FOR IMMEDIATE RELEASE
THURSDAY, JULY 15, 2010
Sacramento, Calif. – (July 15, 2010) – A lawsuit was filed to stop the Department of Interior?s Bureau of Land Management (BLM) from rounding up and removing nearly 2,000 wild horses and burros from the Twin Peaks Herd Management Area north of Susanville, California.
The roundup, slated to begin in August, is the second largest capture and removal operation planned by the BLM for Fiscal Year 2010. The legal action was filed in the Eastern District of California on behalf of ecologist Chad Hanson, Ph.D., wild horse sanctuary founder Barbara Clarke, DreamCatcher Wild Horse and Burro Sanctuary, local resident and wild horse enthusiast Linda Hay, and the animal protection organization In Defense of Animals (IDA).
This lawsuit comes on the heels of Judge Larry R. Hicks of the U.S. District Court for the District of Nevada issuing a restraining order against the Department of Interior only 30 minutes after learning that DOI intended to round up more horses early this morning despite DOI?s knowing that a hearing is scheduled later today regarding a Temporary Restraining Order sought by plaintiff Laura Leigh. On July 10, 2010, the BLM rounded up 228 horses in the Owyhee Complex in Nevada, with the vast majority being stampeded by helicopter for eight miles in searing summer heat. BLM reported that at least 12 mustangs, including colts 2 to 4 months old, have died thus far, with 7 suffering gruesome deaths within the first 24 hours of the roundup from dehydration-related causes, including brain swelling and “water intoxication.” Ms. Leigh?s lawsuit and a separate administrative appeal filed by IDA and ecologist Craig Downer had warned BLM of the dangers in proceeding with this summer roundup so close to the foaling season.
“The Department of Interior?s mismanagement of our public resources, so tragically revealed in the Gulf oil spill, extends to our nation?s treasured wild horses and burros,” said Stuart G. Gross, of Cotchett, Pitre and McCarthy. “This suit aims to stop the agency?s mass and illegal removal of federally-protected mustangs from the range to serve the livestock industry and other commercial interests that exploit our public lands.”
The complaint alleges that the planned roundup violates both the Wild and Free Roaming Horses and Burros Act and the National Environmental Policy Act, “The BLM?s planned Twin Peaks stampede, roundup, removal, and off-site warehousing of these wild horses ignores the mandates and instructions of both laws in manner that is both arbitrary and capricious. In essence, the BLM has engaged in a classic example of crafting a solution and then searching for a problem.”
“The Twin Peaks roundup represents nearly one-third of the 6,000 horses the BLM intends to round up in the next four months. The vast majority of these horses will end up in zoo-like conditions in government holding facilities in the Midwest,” said Bill Spriggs of Buchanan, Ingersoll and Rooney. “This scheme is not only fiscally unsustainable, it is also blatantly illegal.”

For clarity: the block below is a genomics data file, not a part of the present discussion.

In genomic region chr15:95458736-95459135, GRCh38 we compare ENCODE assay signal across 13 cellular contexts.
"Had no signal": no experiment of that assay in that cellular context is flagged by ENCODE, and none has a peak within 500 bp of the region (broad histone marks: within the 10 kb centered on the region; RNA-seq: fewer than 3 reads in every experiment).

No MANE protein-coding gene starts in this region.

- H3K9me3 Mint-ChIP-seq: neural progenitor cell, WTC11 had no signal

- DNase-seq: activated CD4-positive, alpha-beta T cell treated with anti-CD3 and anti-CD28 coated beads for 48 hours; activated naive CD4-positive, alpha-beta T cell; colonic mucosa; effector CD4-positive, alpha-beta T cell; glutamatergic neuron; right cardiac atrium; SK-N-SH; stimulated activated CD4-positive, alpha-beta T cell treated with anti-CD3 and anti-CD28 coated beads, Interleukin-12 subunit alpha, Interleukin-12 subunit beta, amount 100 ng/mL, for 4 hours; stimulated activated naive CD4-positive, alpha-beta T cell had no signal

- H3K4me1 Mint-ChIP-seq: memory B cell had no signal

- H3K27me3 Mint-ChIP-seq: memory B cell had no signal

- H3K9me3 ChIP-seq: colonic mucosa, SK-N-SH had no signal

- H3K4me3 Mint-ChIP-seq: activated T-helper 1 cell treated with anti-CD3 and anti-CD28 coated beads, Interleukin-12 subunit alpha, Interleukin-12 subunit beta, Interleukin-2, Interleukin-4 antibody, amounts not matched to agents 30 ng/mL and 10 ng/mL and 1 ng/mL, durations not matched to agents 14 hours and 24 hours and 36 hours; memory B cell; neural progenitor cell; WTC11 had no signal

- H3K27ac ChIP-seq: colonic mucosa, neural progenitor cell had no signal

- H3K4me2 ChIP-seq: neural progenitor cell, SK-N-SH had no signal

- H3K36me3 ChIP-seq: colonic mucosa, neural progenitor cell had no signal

“The Department of Interior has a policy of removing mass numbers of wild horses from the range without fulfilling its obligation to establish the need for the action,” said environmental attorney Rachel Fazio. “This circumvention of these legal requirements and the unfounded determination that 2,000 Twin Peaks wild horses and burros are „excess? is a cornerstone of this legal action.”
Plaintiffs in the litigation include ecologist Dr. Chad Hanson, a researcher at the University of California at Davis and author of numerous scientific studies, Barbara Clarke, wild horse expert and director of 2,000-acre DreamCatcher Wild Horse and Burro Sanctuary in Northeastern California, DreamCatcher Wild Horse and Burro Sanctuary, Linda Hay, a local resident who has visited and enjoyed the Twin Peaks horses for the past thirty years and In Defense of Animals.
Interior Secretary Ken Salazar has repeatedly stated the wild horse and burro program is not sustainable given that tens of millions of tax dollars are spent annually on the warehousing of wild horses in government facilities – yet the Department continues the same broken cycle of roundup-removal and stockpiling of wild horses contributing to the programs problems. The BLM consistently scapegoats wild horses and burros for range damage caused by livestock grazing. In Twin Peaks, for example, the BLM authorizes up to four times more cattle than wild horses, and nearly seven times more sheep than burros. The agency has the legal authority to limit livestock grazing in order to make more forage available for wild horses and burros, but routinely declines to pursue that option. Ecologists, wild horse experts and others support on-the-range management of the wild horses and burros as a means to maintain healthy herds and healthy range lands.
Wild horses comprise a small fraction of grazing animals on public lands, where they are outnumbered by livestock nearly 50 to 1. The BLM has recently increased cattle grazing allotments in areas where wild horses are being removed. Currently the BLM manages more than 245 million acres of public lands of which cattle grazing is allowed on 160 million acres; wild horses are only allowed on 26.6 million acres of this land, which must be shared with cattle. The Obama Administration has accelerated the removal of wild horses and burros from public lands in the past year. There are currently more than 36,000 wild horses warehoused in government holding facilities and only 33,000 wild horses free on the range.
The lawsuit was filed by Cotchett, Pitre & McCarthy, with offices in the San Francisco Bay Area, Los Angeles, New York and Washington D.C., the national law firm of Buchanan, Ingersoll & Rooney and San Francisco Bay Area-based environmental attorney Rachel Fazio.
Cotchett, Pitre & McCarthy
William Spriggs, Esq.
Buchanan, Ingersoll & Rooney
Rachel Fazio, Esq.
In Defense of Animals